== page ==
Russian Orthodox church absolves Russian soldiers dying in Ukraine

Russian Orthodox Church Patriarch Kirill is a key Putin ally who backs the Russian invasion of Ukraine.

  Patriarch Kirill, the head of the Russian Orthodox Church, conducts a service on Orthodox Christmas at the Christ the Saviour Cathedral in Moscow, Russia January 6, 2018. (photo credit: MAXIM SHEMETOV/REUTERS)
Patriarch Kirill, the head of the Russian Orthodox Church, conducts a service on Orthodox Christmas at the Christ the Saviour Cathedral in Moscow, Russia January 6, 2018.
(photo credit: MAXIM SHEMETOV/REUTERS)

The head of the Russian Orthodox Church has said that Russian soldiers who die in the war against Ukraine will be cleansed of all their sins, days after President Vladimir Putin ordered the country's first mobilization since World War Two.

Patriarch Kirill is a key Putin ally and backer of the invasion. He has previously criticized those who oppose the war and called on Russians to rally round the Kremlin.

"Many are dying on the fields of internecine warfare," Kirill, 75, said in his first Sunday address since the mobilization order.

"The Church prays that this battle will end as soon as possible, so that as few brothers as possible will kill each other in this fratricidal war."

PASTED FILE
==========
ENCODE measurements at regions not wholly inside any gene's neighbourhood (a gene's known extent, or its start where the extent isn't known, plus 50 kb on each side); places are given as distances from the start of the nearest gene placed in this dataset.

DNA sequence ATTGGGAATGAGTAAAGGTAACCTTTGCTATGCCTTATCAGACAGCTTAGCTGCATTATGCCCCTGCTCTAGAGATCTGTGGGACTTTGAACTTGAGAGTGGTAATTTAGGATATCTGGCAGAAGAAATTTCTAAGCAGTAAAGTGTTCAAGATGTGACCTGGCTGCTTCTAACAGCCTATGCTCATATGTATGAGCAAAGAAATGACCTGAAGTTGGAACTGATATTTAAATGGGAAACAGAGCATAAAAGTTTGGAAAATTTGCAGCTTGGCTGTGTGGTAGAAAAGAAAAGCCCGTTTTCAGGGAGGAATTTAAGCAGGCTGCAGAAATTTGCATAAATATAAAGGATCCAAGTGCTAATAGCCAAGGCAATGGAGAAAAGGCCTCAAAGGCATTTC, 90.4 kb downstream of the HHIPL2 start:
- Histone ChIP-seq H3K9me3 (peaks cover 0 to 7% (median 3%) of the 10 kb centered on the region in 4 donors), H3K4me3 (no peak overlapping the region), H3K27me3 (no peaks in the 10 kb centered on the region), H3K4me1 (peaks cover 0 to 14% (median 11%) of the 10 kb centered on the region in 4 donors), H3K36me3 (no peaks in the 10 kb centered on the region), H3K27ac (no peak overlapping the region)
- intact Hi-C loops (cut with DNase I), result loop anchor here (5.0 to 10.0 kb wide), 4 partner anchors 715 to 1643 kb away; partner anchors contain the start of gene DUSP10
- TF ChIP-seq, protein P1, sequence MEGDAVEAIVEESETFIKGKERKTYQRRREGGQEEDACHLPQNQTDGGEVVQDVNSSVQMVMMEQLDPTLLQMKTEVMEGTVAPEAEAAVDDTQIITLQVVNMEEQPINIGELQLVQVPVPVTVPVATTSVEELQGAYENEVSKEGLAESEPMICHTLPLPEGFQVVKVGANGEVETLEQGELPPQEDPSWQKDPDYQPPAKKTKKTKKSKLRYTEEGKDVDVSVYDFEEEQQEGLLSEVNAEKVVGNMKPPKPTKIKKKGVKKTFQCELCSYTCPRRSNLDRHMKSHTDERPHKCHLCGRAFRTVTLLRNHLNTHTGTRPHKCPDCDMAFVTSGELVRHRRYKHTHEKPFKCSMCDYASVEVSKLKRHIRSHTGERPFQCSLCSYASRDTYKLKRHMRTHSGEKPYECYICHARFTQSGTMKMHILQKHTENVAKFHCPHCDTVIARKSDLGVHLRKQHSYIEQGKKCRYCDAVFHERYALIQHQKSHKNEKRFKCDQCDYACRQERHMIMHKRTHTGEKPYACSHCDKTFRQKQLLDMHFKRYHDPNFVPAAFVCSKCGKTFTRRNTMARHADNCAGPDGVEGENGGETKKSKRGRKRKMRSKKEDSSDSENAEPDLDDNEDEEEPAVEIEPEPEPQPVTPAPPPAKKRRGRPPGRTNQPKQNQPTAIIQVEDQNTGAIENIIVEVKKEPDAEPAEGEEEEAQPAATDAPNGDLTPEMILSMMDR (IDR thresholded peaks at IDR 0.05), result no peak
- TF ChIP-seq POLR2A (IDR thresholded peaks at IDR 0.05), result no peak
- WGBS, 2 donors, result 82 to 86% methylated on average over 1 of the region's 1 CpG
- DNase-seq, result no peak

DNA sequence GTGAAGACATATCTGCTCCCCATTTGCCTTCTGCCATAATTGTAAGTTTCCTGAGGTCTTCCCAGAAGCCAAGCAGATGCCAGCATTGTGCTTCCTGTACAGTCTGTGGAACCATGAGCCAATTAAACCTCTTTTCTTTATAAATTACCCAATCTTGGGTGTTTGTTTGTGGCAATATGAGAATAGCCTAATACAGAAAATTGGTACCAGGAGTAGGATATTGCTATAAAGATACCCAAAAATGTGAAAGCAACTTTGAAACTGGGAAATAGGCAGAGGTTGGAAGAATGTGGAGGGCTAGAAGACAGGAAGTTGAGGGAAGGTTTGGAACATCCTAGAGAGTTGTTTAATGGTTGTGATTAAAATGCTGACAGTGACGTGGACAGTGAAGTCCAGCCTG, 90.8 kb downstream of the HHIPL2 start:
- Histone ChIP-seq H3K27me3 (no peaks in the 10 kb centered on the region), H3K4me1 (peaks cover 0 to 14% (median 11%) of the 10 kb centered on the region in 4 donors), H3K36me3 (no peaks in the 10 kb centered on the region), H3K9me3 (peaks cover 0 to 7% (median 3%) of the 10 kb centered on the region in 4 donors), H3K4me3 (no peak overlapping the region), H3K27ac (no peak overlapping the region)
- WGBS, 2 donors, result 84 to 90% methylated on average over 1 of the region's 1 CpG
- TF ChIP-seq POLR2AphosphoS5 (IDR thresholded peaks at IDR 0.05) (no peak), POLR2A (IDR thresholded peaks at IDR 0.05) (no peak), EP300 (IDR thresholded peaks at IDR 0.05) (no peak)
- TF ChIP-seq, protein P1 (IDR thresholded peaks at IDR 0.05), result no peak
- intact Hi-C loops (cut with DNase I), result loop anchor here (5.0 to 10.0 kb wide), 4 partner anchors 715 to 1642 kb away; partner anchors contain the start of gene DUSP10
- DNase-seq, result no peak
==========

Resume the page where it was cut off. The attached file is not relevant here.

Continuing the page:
Patriarch Kirill

"But at the same time, the Church realizes that if somebody, driven by a sense of duty and the need to fulfill their oath ... goes to do what their duty calls of them, and if a person dies in the performance of this duty, then they have undoubtedly committed an act equivalent to sacrifice. They will have sacrificed themselves for others. And therefore, we believe that this sacrifice washes away all the sins that a person has committed."

 Patriarch Kirill of Moscow and All Russia conducts a service in Moscow (credit: Patriarchal Press Service/Oleg Varaov/Handout via REUTERS) Patriarch Kirill of Moscow and All Russia conducts a service in Moscow (credit: Patriarchal Press Service/Oleg Varaov/Handout via REUTERS)

Russia announces mobilization

Russia says it is calling up some 300,000 additional troops to fight in Ukraine, in a mobilization drive that has stoked public anger, led to an exodus of military-age men and triggered protests across the country.

Kirill's support for the war in Ukraine has deepened a rift between the Russian branch of the Orthodox Church and other wings of Orthodoxy around the world. Pope Francis, head of the Catholic Church, has been a vocal opponent of the war, and has appeared to scold Kirill's position in several public addresses, including earlier this month when he said God does not support war.